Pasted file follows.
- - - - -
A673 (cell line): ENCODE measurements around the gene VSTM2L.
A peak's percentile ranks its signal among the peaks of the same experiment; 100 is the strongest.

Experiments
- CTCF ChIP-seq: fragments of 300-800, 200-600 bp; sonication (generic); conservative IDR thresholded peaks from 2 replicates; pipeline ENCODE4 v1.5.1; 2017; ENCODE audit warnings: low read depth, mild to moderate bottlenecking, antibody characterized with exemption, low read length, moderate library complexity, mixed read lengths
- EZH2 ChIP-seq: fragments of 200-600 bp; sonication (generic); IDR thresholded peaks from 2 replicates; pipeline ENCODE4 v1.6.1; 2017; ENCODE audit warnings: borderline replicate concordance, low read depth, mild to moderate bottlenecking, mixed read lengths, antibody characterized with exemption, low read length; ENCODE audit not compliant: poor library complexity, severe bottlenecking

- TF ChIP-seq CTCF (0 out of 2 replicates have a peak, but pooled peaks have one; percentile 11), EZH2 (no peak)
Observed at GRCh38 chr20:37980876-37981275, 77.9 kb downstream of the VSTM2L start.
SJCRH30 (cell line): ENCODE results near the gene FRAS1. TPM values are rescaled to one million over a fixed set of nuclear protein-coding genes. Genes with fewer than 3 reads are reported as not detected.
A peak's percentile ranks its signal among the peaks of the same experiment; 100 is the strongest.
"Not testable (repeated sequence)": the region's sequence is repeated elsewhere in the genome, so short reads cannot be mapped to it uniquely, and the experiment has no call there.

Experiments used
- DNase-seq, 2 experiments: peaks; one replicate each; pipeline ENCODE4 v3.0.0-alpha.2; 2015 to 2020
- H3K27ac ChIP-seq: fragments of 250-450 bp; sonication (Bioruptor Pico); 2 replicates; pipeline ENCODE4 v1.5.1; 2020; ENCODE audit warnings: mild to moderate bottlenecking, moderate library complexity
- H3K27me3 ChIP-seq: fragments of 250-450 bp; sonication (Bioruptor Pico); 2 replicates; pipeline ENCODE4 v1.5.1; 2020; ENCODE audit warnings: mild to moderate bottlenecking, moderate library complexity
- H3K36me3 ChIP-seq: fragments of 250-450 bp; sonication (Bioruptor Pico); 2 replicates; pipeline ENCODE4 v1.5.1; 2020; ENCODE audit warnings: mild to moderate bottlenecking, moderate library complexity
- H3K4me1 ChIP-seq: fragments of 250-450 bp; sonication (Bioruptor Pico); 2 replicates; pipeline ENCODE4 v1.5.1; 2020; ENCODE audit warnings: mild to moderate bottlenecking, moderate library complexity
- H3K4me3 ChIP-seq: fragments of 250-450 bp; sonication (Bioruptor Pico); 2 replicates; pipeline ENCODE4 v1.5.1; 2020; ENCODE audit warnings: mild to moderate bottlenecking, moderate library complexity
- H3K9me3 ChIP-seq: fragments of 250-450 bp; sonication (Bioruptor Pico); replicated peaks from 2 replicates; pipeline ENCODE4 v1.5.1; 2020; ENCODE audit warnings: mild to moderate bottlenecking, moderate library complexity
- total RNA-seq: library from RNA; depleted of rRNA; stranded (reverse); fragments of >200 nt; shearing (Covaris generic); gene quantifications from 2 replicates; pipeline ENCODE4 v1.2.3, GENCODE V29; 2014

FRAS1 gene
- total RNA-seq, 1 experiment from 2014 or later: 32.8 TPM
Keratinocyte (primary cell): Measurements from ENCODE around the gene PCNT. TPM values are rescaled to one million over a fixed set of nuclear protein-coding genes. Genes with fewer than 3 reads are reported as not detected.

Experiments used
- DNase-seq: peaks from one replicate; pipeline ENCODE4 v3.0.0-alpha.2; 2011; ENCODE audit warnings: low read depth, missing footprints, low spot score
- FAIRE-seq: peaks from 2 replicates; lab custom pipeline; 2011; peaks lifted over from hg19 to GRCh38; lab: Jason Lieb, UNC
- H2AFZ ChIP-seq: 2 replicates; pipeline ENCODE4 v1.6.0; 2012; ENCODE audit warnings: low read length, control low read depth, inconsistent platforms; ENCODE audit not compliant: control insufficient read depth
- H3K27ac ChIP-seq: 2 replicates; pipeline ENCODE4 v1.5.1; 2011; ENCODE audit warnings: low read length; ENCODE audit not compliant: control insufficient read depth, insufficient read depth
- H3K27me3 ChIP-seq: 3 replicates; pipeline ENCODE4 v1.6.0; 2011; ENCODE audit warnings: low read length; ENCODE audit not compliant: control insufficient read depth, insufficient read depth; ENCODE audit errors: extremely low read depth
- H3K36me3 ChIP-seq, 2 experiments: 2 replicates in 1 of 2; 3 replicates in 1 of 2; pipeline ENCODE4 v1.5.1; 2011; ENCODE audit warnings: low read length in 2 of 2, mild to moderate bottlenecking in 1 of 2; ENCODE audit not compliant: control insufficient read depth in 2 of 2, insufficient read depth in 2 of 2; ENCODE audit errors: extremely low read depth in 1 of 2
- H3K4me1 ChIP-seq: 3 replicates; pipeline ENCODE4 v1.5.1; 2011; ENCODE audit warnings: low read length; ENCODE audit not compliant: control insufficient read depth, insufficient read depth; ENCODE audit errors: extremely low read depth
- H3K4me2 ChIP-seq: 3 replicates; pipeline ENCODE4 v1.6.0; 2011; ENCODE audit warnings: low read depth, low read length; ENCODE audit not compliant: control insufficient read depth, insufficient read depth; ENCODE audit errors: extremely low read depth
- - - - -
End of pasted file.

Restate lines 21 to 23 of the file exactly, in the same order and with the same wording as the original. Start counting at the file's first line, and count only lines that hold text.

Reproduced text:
- total RNA-seq, 1 experiment from 2014 or later: 32.8 TPM
Keratinocyte (primary cell): Measurements from ENCODE around the gene PCNT. TPM values are rescaled to one million over a fixed set of nuclear protein-coding genes. Genes with fewer than 3 reads are reported as not detected.

Experiments used